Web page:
Addressing the Elephant in the Room

Danielle Mason-Rains
April 5, 2023 / 5 mins read

It is April which means the return of the Pink Elephant campaign. Originally launched about ten years ago, the Pink Elephant campaign’s purpose is to address the importance of adults adhering to the state Social Host Law and refusing to provide alcohol or a place to drink for underage youth. The campaign relaunched in 2022 after a hiatus and is back, better than ever, for 2023, including expansion to other communities in Pottawatomie County and crossing into Seminole County. The campaign coincides with both prom season and National Alcohol Awareness Month, making it the perfect opportunity for parents to talk with their teens about the risks associated with underage drinking. There are infinite resources available to help guide these conversations but here are a few misconceptions about underage drinking and the actual facts to get talks started.

Myth: Alcohol is safer than other drugs for youth.

Fact: Although alcohol may be more widely accepted in society, it can be just as harmful as other drugs. The brain is not fully developed until approximately the age of 25 and alcohol, as well as other drugs, can impede that development. A teen’s brain is more vulnerable to alcohol than that of an adult and underage drinking can seriously hamper the learning process for adolescents. Additionally, underage drinking can lead to poor decision making including drinking and driving, risky sexual behavior, and other potentially harmful activities.

Myth: It’s okay to drink alcohol before the age of 21.

Fact: Underage drinking can lead to problems with alcohol later in life. Individuals who start drinking alcohol before the age of 15 are more likely to develop a drinking problem at some point in life than those who wait until the age of 21 or older. Also, all fifty states, including Oklahoma, have a law prohibiting the consumption of alcohol for individuals under the age of 21. Violating the law can result in paying fines, community service, or even jail time.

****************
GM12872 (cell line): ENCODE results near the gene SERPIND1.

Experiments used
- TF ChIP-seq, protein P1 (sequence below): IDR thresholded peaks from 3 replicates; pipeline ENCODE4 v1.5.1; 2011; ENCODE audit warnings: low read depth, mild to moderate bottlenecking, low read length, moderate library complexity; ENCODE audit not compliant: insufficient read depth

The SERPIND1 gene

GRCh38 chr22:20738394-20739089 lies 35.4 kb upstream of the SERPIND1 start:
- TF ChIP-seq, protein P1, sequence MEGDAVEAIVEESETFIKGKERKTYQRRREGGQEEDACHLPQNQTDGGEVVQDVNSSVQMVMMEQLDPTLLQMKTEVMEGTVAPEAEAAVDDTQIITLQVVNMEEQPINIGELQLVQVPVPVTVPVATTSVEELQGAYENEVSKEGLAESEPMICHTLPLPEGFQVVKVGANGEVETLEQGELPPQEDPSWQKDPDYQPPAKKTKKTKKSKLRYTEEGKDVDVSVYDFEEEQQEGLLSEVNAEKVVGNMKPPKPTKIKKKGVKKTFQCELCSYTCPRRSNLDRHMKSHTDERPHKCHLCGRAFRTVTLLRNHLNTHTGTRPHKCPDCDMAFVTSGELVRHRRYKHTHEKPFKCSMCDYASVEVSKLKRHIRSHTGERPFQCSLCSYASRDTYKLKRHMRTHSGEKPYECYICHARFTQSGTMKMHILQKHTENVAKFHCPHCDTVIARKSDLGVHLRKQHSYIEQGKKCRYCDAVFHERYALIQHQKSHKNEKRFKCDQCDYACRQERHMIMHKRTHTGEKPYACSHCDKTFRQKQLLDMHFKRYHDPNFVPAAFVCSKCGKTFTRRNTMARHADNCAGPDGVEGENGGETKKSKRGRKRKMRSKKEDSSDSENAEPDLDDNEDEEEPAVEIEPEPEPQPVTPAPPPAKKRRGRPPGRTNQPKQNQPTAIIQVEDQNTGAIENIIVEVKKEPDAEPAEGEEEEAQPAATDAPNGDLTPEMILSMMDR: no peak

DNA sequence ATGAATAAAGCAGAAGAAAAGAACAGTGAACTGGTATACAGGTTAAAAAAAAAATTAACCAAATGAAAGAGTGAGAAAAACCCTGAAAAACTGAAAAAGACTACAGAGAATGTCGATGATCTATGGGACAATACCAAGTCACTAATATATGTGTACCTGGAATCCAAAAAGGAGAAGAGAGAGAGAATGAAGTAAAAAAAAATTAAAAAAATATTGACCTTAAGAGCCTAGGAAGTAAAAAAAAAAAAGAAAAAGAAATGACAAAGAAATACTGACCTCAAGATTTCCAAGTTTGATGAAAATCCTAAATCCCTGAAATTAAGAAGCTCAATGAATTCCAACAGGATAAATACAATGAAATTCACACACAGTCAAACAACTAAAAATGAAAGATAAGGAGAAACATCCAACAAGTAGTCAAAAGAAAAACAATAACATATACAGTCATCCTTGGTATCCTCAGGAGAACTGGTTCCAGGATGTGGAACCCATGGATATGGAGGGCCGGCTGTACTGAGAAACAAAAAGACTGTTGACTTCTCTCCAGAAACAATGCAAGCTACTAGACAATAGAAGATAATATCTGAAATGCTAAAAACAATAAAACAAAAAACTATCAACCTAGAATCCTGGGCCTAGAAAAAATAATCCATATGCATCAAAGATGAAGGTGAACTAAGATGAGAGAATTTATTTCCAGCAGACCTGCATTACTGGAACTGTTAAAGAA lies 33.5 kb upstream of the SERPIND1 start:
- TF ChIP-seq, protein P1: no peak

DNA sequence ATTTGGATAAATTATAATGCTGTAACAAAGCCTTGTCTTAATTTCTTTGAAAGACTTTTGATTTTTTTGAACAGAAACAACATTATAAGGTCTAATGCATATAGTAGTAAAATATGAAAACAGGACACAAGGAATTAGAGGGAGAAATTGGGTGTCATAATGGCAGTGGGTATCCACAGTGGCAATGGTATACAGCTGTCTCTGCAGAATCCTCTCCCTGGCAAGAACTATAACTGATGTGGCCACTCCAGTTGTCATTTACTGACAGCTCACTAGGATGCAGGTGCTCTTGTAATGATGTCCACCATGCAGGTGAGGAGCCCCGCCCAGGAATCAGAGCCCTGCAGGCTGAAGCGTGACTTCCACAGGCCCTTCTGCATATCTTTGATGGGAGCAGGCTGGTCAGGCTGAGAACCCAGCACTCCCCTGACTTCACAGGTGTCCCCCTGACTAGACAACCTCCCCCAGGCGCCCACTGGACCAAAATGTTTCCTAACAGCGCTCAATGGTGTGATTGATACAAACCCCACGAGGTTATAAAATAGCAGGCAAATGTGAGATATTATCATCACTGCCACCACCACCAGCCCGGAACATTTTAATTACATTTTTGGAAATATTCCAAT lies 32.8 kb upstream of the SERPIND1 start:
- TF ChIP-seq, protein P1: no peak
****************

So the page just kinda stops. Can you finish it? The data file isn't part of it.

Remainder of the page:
Myth: Teens are going to drink anyway so it’s safer to supply the alcohol and the location to drink.

Fact: It might seem difficult to believe but the data shows that the majority of teens ages 12-20 have not had alcohol in the past 30 days. Because alcohol is such a socially acceptable drug, it might seem like “everyone is doing it” but that is not necessarily true. While underage drinking is common, it is actually far from the norm.

Furthermore, it is against the law to provide not only alcohol but the location for underage drinking. Oklahoma has a statewide Social Host Law that prohibits adults, parents, and even other minors from doing so. The law defines a social host as anyone who provides the location for underage drinking. Violators can be issued a $500 citation for a first offense with the potential for a felony for multiple offenses. Teens are not safer drinking at home and it is against the law to do so.

Myth: It is okay for parents to give their own teens alcohol.

Fact: Allowing teens to drink, whether they are your children or not, is a violation of the state social host law. Some adults think that allowing teens to drink at home under supervision is teaching them to drink “responsibly,” but there is no such thing as responsible underage drinking. It is biologically harmful for teens to consume alcohol and illegal for adults to provide it for them.

Use this month as an opportunity to talk to the teens in your life about the dangers of underage drinking and the long term implications of doing so. It’s never too early or too late to have that conversation. If you are unsure of where to start, you can find resources at or follow us on Facebook at Drug Free Communities-Pott. County and Community Connection: Alcohol Awareness.

Danielle works at Gateway to Prevention & Recovery as the Program Director for the Drug Free Communities grant in Pottawatomie County. She obtained her Bachelor of Arts and Master of Arts in Human Relations from the University of Oklahoma.